Battersea Report kick starts heated debate about banned breeds

28 JULY 2016

On Monday 25 July Battersea Dogs & Cats Home launched its hard hitting report Dog Bites: what’s breed got to do with it? which highlighted the failed Dangerous Dogs Act 1991 and we specifically challenged Section 1, on Breed Specific Legislation ('BSL') which bans four breeds of dog in the UK.

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Battersea has to put down healthy and rehomeable dogs because of this law. Indeed last year we were required to put to sleep 91 Pit Bull type dogs, despite our experts stating 71% of them would have made great household pets.
Our Report found that 74% of the UK’s top canine behaviour experts do not believe that breed is either relevant or only slightly important in determining dog aggression levels. With our detailed evidence we called on the Government to repeal Breed Specific Legislation, as Battersea does not want to see dogs condemned for what they look like, but instead judged on what they have actually done.

In news coverage we featured a Pit Bull type at Battersea called Francis and there has been a huge public response to the issue. We have been both pleased and dismayed at this response. Whilst many members of the public have spoken out about their intense dislike of the Dangerous Dogs Act and understand our position, some others have only focussed their attention on Francis, and have criticised Battersea for having to put him to sleep.
Battersea staff and volunteers, without exception, feel the pain and hurt every time an innocent and kindly dog loses their life to this law. We see dogs like Francis come through our gates every single week and it never gets any easier if they are certified as a banned breed. 
No matter how lovely they are, we have absolutely no alternative but to obey the law. Last year there were 91 such dogs at Battersea and until and unless the law is changed, there will be 91 more this year. That is why Battersea and rescues all around the country who, like us, face the same issues, are so vehemently opposed to Breed Specific Legislation.
We received many enquiries from supporters and dog lovers about Francis and we thank each and every one of them for their interest, advice and ideas. For the past 48 hours we have scrutinised every legal avenue, checked every piece of legislation, searched for new case law and have read everything that has been sent to us from people who have offered us their views. We have spoken in detail with the Police regarding Francis and also to the local Council where he was found.  The unequivocal outcome is there is no legal way to save Francis, as there is no legal loophole for the rehoming of a stray banned breed.
The clear facts are that Battersea cannot rehome him and we cannot keep him, as we cannot legally assume or take ownership. And who would take the hundreds of banned breeds that will follow him? Sadly therefore we have had to put Francis to sleep, as by law there was nothing more we were able to do.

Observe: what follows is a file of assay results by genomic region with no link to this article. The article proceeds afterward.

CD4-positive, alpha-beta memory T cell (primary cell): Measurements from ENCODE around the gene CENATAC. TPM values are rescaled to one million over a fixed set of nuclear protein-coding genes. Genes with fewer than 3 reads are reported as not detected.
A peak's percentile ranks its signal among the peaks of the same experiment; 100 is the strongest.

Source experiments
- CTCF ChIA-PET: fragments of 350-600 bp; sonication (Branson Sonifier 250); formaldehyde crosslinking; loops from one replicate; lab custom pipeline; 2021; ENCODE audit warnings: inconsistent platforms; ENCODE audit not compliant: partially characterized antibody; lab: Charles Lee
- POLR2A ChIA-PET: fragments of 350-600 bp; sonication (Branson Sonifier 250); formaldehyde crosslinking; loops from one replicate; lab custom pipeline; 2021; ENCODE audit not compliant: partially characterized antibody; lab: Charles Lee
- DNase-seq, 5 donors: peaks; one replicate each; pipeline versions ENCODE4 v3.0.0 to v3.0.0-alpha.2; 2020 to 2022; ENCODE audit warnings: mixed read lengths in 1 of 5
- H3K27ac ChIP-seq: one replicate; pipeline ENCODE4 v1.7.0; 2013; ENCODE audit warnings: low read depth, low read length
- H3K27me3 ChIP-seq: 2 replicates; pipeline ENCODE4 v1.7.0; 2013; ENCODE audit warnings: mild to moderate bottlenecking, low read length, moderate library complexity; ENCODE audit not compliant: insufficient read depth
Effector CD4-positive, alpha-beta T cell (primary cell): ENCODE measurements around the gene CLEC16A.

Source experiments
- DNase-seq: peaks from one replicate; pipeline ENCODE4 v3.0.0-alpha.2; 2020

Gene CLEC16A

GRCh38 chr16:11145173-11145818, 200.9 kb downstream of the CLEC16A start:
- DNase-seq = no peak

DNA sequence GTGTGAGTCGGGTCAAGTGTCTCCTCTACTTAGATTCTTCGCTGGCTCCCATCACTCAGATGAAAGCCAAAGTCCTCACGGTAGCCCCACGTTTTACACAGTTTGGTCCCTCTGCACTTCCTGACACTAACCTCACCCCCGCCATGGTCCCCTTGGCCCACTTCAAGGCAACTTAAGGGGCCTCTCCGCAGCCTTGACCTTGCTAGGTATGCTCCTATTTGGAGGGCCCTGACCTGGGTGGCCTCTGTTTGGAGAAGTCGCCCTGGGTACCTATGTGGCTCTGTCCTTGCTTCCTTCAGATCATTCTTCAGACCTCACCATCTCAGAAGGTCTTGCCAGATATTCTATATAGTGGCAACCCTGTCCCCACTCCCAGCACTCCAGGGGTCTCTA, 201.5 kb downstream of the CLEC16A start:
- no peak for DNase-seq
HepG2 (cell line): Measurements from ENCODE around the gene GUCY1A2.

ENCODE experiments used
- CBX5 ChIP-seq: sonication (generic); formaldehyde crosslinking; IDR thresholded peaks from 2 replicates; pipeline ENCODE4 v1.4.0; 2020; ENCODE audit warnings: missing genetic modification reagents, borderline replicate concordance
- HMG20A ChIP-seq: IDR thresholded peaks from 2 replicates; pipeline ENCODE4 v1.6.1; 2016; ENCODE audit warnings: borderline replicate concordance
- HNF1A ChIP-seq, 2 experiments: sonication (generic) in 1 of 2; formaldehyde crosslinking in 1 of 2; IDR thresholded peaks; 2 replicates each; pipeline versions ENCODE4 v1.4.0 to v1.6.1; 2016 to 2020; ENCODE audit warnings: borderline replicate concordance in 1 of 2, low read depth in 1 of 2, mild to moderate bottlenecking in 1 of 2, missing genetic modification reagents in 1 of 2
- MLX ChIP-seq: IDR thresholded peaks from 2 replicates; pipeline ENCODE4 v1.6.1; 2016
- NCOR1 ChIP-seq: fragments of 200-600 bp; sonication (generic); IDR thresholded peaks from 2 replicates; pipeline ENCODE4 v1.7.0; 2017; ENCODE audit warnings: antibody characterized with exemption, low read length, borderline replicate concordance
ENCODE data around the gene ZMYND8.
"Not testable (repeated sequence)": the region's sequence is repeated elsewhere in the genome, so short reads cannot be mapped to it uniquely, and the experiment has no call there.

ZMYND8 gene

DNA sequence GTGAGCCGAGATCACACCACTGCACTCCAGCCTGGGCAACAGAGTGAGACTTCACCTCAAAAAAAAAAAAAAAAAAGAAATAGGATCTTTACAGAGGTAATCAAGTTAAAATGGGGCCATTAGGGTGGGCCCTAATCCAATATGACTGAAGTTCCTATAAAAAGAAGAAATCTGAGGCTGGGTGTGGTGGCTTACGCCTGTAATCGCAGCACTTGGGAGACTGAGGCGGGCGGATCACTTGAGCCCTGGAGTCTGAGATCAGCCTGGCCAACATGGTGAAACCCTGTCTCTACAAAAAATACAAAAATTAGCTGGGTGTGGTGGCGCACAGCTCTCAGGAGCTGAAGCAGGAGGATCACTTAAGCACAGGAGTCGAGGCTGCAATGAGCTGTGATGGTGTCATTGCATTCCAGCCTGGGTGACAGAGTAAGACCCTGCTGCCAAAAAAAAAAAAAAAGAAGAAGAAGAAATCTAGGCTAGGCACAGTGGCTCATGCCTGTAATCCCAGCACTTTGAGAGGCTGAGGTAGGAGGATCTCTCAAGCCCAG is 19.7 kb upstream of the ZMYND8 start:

But Battersea’s message remains clear. There are thousands of Section 1 dogs in this country and they all need our help. Battersea cannot break the law but with the public’s support we can try to change it, to save the lives of innocent dogs in the future.

Please contact your MP

If like us you feel strongly about this issue, you can do something about it. Please contact your MP to put pressure on the Government to change the Dangerous Dogs Act once and for all. Between us we can make a difference. If we are successful, dogs like Francis and countless more in the future, will not have died in vain.

In writing to their MP, Battersea suggests concerned members of the public use the following words:

For some 25 years, under Section 1 of the Dangerous Dogs Act 1991 it has been  a criminal offence to have possession or custody of four proscribed types of dog:-

  • Pit Bull Terrier
  • Japanese Tosa
  • Fila Braziliero
  • Dogo Argentino

The intention behind this law was to protect public safety.  However, dog bites on people continue to rise despite this unfair and arbitrary ban.

A report published by Battersea Dogs & Cats Home on 25 July 2016 entitled “Dog bites: What’s breed got to do with it?” gives the opinions of expert behaviourists and consultants on the reasons why some dogs may be aggressive towards people. Of the 215 experts who responded, some 74% argued that breed was either not at all important or only slightly important, whilst an overwhelming 86% believed it was due to the way that the dog was brought up by its owner.

You can see the Report and its findings here:

This new evidence casts significant doubt on the whole basis of Breed Specific Legislation.  This has been in force for 25 years and in that time it has not protected the public but has led to the needless destruction of thousands of dogs.  The time has come, a quarter of a century later, for Parliament to reconsider this legislation and repeal it with all due speed.

So I am asking you now as my MP to contact DEFRA calling for the repeal of Section 1 of the 1991 Dangerous Dogs Act.

I look forward to receiving your reply.


We call on the Government to review the Dangerous Dogs Act

Our new research shows the failings of this breed specific legislation

Read our report